What makes a successful change team?
I’ve been asked by many of my clients “What’s the best way to pull a successful change team together?”
Now, there are many views on this kind of thing out there but I like to keep it simple! As Bruce Lee once said “simplicity is genius”
Firstly, you need to look at the type of person you want to entrust with improving your organisation – Attitude is everything! A positive, can-do attitude wins every time for me over any number of MBA qualifications, so let’s take a look at teams………
There are lots of definitions as to what makes a team. One of the better definitions states:
‘…… a team is a group of people who co-operate and work together to achieve a goal in a way which allows them to accomplish more than individuals working alone could have achieved.’
Ideally, they will all be working together towards commonly understood, shared and achievable objectives.
Obviously, when a new team is formed, it is very rare that it will perform effectively from the start. There is a development process that each successful team must go through.
This development process has three distinct stages:
The chaotic stage is the very first stage that a new team goes through.
As the name suggests a team is the chaotic stage of development will exhibit typical characteristics. These include:
• inadequate planning
• not enough time given to setting clear, agreed objectives
• making too many assumptions, particularly about objectives, targets and team roles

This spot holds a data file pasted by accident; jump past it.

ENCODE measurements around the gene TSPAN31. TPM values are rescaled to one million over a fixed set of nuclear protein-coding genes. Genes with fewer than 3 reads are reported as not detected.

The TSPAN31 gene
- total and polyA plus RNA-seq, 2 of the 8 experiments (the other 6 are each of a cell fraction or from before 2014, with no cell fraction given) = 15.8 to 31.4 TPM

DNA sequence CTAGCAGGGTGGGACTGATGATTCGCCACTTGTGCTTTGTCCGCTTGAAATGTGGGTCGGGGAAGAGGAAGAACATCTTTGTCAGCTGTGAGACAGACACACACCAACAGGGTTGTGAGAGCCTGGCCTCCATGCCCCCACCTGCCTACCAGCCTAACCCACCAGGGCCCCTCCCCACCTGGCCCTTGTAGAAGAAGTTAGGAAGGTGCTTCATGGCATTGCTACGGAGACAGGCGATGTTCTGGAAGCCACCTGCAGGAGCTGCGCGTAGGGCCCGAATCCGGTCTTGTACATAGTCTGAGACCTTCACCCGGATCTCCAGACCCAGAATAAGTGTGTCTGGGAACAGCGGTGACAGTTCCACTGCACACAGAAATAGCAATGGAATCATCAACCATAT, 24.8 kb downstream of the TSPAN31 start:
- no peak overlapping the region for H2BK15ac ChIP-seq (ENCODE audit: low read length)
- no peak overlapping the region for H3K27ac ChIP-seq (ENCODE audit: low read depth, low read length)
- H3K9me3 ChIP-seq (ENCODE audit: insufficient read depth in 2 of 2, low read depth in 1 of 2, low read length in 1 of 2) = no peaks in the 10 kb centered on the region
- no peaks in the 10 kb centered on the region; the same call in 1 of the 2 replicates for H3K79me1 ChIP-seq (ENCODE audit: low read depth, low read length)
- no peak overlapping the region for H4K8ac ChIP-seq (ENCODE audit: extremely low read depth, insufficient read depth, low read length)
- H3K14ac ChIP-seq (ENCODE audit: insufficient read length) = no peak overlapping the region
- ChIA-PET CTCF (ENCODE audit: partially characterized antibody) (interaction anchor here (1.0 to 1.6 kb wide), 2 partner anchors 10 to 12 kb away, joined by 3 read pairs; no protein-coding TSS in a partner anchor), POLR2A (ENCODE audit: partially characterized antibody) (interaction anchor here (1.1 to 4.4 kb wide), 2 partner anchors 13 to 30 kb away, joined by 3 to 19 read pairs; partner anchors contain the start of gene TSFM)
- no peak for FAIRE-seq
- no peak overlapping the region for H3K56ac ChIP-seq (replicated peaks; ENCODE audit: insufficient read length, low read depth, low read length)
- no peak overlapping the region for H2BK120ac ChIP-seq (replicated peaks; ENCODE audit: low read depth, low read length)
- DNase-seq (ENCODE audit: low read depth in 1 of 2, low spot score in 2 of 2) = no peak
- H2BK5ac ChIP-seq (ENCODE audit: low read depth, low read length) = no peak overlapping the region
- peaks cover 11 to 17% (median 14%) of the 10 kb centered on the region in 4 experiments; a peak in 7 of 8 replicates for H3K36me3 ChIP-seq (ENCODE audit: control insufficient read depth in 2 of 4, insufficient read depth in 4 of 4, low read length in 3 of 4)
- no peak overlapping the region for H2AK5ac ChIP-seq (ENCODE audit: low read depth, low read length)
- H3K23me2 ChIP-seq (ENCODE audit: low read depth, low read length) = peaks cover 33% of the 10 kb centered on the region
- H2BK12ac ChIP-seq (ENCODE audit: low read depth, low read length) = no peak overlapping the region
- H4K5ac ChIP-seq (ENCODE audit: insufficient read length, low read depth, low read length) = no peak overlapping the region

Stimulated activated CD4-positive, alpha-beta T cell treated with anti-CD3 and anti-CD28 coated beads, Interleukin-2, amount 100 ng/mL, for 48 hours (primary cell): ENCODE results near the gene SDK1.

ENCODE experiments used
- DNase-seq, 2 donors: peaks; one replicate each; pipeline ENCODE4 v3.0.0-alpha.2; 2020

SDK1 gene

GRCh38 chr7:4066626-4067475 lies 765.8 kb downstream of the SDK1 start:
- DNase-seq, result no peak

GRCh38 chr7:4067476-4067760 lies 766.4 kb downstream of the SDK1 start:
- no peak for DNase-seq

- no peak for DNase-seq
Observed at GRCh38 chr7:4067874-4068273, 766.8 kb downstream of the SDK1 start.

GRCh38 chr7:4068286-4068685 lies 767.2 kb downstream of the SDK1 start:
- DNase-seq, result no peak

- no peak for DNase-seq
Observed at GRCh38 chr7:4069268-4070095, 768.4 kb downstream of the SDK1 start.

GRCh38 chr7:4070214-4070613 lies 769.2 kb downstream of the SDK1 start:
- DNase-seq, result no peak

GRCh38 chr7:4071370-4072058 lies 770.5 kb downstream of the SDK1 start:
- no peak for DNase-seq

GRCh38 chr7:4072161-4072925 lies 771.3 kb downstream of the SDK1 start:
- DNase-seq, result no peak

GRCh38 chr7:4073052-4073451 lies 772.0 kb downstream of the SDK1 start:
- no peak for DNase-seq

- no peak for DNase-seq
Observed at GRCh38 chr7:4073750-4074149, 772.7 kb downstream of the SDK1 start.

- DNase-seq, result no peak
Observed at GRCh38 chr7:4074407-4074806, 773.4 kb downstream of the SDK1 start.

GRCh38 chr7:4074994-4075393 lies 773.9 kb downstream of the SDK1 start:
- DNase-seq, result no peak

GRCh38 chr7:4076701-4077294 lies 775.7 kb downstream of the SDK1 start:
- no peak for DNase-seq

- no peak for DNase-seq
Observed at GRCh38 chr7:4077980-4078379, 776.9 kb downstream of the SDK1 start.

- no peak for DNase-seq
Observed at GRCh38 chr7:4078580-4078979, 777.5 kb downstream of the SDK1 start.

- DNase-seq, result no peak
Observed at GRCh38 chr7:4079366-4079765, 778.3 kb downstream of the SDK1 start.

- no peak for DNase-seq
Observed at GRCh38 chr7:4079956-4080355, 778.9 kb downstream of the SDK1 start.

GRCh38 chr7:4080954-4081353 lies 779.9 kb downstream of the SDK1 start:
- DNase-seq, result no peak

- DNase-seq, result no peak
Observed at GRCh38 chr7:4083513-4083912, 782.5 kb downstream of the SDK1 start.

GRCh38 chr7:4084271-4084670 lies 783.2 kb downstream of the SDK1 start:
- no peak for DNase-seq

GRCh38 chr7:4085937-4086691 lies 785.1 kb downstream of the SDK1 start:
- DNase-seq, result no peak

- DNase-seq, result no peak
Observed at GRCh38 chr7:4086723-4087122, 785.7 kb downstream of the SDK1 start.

• underestimating problems
• no clear procedures, agreed ways of working or development of understanding
• poor communication within the team. (during discussions, some team members will dominate while others will not be able to get their ideas heard)
• everyone tending to talk at once. (this, coupled with poor listening skills, will lead to ideas that are lost)
• leadership is either non-existent, unclear, too heavy-handed or not accepted by the rest of the team
It is easy to see that teams in the chaotic stage will fail more often than they succeed. However, these failures will be ‘explained away’ and ‘glossed over’ instead of being analysed objectively.
Chaotic teams will be fun for a while. Team members will tend to overcome uncertainty by diving headlong into the task without really giving thought as to what they are doing or how they are working together.
Eventually though, the team will begin to react against the chaotic stage by becoming more formal in its approach. There is a danger however, that the team will overreact and introduce formal procedures that are too rigid and restraining.
I’ll discuss the formal stage in my next blog.